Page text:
The Miami Heat had their ups and downs in LA against the Clippers, but they were able to pull it out in the end.
Another massive night for Bam Adebayo, plus major contributions from Victor Oladipo on both ends.
Here are some takeaways from this one…
#1: The Miami Heat’s first half: a preview of what could be.
Before getting into the individual performances in this game, including Bam Adebayo and Tyler Herro each adding 16 first half points, the Heat’s general flow looked to be at a season high. It was far from one-sided basketball. They were forcing turnovers at a high level on the defensive end, which landed at 8 in the first half, but it was clear they were just feeding off their offensive rhythm. They found a base that they stuck with, but the unselfishness and impact of role players led into a ball movement flurry. Rim pressure from Victor Oladipo, mid-range excellence from Bam Adebayo, and three point land pull-ups from Tyler Herro. That’s a hard formula to guard when they’re all clicking.
#2: Bam Adebayo: the tone setter, the rhythm finder.
Although I touched on the Heat’s early offensive success in a general sense, Bam Adebayo was the main reason for them finding that scoring success. The last time he faced the Clippers back in Miami, they just kept sending doubles at him in that mid-post, as he still glided to 31 points. The adjustment on the Clippers side was to send that double at Jimmy Butler instead. That allowed Bam to have a one-on-one matchup at the elbow every possession, just working his face-up game against Zubac. The jumper was falling, his touch around the rim was there, and well, the aggression was surging. He’s simply a hard player to stop when he enters this mode, and it just opens up the offense to new levels.
#3: Orlando Robinson finding his place.
After talking about Bam’s play, that usually is followed by a complete falloff when he heads to the bench and Dewayne Dedmon enters. The offensive flow stalls out, and the backup big man gets picked on in drop time and time again. Not tonight. One of the main keys to that strong first half was the big time Bam stretch was followed by the team winning the Orlando Robinson minutes. He was an offensive rebounding magnet, and is never afraid to rise backup for quick and easy put-backs. He’s also extremely active in the handoff and screening region, which is constant in a Heat half-court offense. When looking for true promising signs, the recent play of Robinson provides real hope that they indeed do have an option in the front-court to be an innings eater. A good one at that.
#4: Oh yeah, the third quarter trend returns in 2023.
After all I discussed about Miami finding themselves on both ends in that first half, the opposite was showcased to open up the third quarter. They all of a sudden couldn’t generate a string of stops as Paul George found his rhythm in isolation, but the offensive stuff is still the question mark. All the ball movement, creative actions, and extra flow into not being able to buy a bucket. To be honest, I’d have to rewatch many of these possessions to give my full outlook, but on first hand this season, “settling” always seems to be my first description in these instances. Once the Heat see a bunch of shots fall, it always feels like they don’t work as hard to get easier looks. There’s just a level of belief that the same tough shots will continue to fall. Consistency is the primary theme in terms of issues, but the settling on the offensive end is a close second.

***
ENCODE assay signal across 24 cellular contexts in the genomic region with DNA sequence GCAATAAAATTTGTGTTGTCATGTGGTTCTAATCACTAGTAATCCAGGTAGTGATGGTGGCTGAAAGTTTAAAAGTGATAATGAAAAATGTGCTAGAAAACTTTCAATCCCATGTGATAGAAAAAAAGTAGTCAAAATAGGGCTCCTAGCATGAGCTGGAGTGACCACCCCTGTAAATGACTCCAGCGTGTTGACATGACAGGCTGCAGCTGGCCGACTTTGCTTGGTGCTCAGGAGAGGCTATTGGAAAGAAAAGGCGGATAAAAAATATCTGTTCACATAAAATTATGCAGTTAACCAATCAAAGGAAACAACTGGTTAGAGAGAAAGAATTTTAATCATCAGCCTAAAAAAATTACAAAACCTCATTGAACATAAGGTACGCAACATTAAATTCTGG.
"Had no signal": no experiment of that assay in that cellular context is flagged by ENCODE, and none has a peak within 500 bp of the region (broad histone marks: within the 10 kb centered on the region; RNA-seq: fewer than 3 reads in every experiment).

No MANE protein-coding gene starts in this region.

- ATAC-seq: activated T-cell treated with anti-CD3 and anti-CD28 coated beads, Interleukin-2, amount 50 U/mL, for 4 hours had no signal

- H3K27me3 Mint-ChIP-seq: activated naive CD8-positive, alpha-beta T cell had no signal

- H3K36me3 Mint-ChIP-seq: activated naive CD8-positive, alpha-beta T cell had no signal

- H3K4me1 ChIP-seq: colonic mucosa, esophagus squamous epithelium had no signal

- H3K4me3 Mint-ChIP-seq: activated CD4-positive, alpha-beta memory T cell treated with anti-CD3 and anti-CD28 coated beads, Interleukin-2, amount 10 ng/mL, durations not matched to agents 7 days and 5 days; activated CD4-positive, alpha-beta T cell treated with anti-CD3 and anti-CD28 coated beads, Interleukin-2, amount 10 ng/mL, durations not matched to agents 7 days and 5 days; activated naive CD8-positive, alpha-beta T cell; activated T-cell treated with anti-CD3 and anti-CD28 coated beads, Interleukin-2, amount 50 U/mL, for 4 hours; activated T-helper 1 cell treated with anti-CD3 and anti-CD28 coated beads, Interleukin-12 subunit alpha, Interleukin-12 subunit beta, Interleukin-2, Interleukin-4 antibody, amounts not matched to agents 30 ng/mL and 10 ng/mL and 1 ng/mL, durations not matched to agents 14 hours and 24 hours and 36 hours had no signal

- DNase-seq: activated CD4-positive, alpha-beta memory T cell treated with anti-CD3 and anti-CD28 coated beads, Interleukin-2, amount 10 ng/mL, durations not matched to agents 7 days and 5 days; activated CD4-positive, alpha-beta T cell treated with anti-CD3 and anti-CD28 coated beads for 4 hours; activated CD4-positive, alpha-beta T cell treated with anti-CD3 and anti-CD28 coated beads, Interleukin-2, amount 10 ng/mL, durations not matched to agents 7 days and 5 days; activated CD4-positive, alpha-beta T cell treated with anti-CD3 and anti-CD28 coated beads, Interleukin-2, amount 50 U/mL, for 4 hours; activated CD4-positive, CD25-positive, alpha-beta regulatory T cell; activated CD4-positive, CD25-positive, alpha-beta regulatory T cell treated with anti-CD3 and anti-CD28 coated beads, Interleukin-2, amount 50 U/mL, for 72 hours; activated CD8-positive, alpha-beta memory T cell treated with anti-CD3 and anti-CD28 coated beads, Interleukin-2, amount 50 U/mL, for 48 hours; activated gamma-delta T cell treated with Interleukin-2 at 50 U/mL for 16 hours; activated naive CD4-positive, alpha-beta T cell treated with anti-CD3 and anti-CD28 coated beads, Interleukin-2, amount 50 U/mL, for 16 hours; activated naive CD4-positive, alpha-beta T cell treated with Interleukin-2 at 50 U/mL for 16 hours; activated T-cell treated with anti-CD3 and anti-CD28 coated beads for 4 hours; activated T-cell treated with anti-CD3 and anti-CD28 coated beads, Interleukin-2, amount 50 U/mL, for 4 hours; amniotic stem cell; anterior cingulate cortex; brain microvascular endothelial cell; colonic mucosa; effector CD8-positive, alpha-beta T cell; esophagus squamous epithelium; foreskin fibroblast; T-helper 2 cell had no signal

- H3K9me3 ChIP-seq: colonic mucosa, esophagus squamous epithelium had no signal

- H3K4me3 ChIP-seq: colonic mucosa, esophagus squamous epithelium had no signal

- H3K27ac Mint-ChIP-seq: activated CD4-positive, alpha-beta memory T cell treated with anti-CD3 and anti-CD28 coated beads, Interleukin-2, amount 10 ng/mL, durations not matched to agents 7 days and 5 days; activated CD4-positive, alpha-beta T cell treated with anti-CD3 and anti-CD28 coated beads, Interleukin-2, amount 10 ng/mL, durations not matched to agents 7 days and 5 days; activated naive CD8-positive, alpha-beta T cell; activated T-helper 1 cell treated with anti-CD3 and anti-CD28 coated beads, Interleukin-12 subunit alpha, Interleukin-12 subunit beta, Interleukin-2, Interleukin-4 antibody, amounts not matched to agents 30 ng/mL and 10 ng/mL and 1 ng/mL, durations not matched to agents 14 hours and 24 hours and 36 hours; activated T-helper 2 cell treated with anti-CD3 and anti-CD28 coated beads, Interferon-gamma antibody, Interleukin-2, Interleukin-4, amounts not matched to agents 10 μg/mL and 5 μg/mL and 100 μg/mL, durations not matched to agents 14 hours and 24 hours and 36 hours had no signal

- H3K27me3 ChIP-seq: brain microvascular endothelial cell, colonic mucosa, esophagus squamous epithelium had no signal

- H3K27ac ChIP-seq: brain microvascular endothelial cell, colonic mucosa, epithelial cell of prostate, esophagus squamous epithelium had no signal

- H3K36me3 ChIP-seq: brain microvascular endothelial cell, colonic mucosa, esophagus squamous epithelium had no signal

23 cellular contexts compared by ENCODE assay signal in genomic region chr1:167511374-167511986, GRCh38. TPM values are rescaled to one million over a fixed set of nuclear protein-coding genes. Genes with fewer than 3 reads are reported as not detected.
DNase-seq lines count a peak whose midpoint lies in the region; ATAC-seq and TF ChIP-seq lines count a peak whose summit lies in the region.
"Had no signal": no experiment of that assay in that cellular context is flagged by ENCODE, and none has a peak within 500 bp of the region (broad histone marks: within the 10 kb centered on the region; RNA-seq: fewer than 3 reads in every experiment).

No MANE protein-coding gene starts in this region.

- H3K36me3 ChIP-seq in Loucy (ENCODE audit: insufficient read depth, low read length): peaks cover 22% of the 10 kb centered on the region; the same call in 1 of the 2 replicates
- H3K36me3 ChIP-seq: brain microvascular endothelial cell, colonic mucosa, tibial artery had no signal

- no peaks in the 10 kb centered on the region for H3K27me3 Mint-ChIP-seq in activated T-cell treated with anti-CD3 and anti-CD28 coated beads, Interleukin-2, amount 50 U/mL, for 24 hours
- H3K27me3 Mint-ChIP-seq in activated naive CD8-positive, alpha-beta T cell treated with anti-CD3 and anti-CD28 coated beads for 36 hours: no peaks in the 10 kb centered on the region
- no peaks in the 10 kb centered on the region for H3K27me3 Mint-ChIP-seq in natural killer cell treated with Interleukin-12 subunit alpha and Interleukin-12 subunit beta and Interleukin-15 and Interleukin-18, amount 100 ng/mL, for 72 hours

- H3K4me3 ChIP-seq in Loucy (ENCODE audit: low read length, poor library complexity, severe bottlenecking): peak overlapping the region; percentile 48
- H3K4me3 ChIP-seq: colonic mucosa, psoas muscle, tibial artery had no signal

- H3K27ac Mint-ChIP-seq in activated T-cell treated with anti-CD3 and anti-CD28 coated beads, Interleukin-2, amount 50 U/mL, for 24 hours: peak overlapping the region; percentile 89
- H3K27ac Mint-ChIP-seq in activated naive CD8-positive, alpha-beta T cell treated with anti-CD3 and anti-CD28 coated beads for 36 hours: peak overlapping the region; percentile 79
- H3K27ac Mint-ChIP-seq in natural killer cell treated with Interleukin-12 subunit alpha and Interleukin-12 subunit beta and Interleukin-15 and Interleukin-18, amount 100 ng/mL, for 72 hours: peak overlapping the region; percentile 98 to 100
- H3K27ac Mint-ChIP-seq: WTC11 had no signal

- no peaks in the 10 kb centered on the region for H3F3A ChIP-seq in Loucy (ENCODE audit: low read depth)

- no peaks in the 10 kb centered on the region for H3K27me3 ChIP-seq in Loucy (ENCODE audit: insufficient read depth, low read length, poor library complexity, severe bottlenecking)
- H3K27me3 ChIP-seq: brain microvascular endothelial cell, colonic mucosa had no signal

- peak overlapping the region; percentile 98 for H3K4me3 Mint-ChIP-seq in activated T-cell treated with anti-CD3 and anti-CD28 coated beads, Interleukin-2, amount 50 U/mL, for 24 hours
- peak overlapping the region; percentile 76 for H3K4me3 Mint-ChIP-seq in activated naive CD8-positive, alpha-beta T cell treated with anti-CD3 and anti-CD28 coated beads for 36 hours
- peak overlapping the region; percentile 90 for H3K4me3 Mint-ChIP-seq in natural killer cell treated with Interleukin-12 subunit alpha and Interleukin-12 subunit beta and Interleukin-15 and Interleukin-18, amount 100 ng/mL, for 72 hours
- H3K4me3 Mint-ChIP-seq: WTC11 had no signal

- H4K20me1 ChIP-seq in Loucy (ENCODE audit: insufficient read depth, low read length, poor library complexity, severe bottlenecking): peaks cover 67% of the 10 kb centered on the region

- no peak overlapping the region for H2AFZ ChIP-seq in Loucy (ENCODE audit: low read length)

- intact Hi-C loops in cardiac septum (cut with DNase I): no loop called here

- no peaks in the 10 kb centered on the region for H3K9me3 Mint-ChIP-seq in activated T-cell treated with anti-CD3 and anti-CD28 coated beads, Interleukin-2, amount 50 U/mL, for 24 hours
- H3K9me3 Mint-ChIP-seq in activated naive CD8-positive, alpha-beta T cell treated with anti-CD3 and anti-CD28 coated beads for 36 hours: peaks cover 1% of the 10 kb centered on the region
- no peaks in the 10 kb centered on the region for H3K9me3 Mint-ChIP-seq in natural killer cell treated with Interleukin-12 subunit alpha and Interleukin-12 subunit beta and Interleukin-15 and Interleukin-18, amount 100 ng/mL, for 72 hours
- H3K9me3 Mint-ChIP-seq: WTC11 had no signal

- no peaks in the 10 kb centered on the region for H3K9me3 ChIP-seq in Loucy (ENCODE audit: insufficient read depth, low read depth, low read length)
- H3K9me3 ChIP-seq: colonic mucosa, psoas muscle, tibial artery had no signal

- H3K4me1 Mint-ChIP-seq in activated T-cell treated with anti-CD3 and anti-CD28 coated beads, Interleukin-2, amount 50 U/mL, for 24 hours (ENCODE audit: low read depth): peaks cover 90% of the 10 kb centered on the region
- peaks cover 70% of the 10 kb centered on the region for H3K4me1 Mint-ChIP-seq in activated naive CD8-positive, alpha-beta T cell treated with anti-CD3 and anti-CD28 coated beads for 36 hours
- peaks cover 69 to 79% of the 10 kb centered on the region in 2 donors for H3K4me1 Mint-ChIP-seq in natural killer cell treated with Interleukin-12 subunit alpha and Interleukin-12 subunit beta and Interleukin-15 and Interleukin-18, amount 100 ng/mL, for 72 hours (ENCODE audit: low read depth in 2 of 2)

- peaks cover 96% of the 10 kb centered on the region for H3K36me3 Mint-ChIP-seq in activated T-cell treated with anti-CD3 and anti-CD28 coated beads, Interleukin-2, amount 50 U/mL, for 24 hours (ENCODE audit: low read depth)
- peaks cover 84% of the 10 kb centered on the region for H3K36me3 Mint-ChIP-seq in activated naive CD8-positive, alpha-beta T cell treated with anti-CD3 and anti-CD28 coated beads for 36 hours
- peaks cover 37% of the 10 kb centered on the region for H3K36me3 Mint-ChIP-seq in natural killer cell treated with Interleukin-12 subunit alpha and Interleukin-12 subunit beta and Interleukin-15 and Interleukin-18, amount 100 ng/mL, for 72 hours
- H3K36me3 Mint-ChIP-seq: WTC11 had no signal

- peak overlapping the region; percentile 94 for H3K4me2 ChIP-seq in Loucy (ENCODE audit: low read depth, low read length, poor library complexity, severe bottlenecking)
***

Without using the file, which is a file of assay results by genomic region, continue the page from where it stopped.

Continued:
#5: Another late-game walkthrough…
After the Heat led by 20 early in this game, they only led 96-95 halfway through the fourth quarter. As the Heat called timeout, I immediately said on Twitter the only way to pull away would be to get Jimmy Butler to create for himself consistently down the stretch, after he had a quiet game. Right out of that timeout, they ran an action for him to catch and attack, getting him to the free throw line. After a few defensive possessions of forcing some turnovers, Herro came to the rescue with a leaning right wing triple late in the shot clock to put them up 6. Then the next possession, a Butler miss led to a big time put-back slam from Adebayo to really give Miami some late energy. After some more back and forth, Oladipo misses a three, the Clippers push, and he finds a way to get in position to draw the charge. Herro feeds off that with a mid-range pull-up out of the high PnR. To really capitalize on the next offensive possession, Herro draws two at the top of the play, zips it to Bam in the middle of the floor, who rises up for the easy dunk. Adebayo just kept coming up big, no matter the circumstance or action ran.